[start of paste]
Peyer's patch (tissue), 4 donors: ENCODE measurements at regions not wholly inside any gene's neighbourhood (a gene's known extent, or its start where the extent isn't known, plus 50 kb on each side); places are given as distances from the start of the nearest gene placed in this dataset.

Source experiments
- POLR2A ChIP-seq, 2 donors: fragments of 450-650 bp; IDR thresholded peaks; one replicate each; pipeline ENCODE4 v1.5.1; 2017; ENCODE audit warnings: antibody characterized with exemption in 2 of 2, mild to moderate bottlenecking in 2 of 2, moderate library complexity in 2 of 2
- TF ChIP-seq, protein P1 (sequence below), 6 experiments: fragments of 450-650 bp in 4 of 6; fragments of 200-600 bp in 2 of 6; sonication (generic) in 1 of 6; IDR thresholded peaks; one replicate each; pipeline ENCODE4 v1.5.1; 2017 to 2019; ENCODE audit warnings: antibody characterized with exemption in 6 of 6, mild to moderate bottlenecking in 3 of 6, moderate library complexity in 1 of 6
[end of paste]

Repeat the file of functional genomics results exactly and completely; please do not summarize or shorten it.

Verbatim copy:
Peyer's patch (tissue), 4 donors: ENCODE measurements at regions not wholly inside any gene's neighbourhood (a gene's known extent, or its start where the extent isn't known, plus 50 kb on each side); places are given as distances from the start of the nearest gene placed in this dataset.

Source experiments
- POLR2A ChIP-seq, 2 donors: fragments of 450-650 bp; IDR thresholded peaks; one replicate each; pipeline ENCODE4 v1.5.1; 2017; ENCODE audit warnings: antibody characterized with exemption in 2 of 2, mild to moderate bottlenecking in 2 of 2, moderate library complexity in 2 of 2
- TF ChIP-seq, protein P1 (sequence below), 6 experiments: fragments of 450-650 bp in 4 of 6; fragments of 200-600 bp in 2 of 6; sonication (generic) in 1 of 6; IDR thresholded peaks; one replicate each; pipeline ENCODE4 v1.5.1; 2017 to 2019; ENCODE audit warnings: antibody characterized with exemption in 6 of 6, mild to moderate bottlenecking in 3 of 6, moderate library complexity in 1 of 6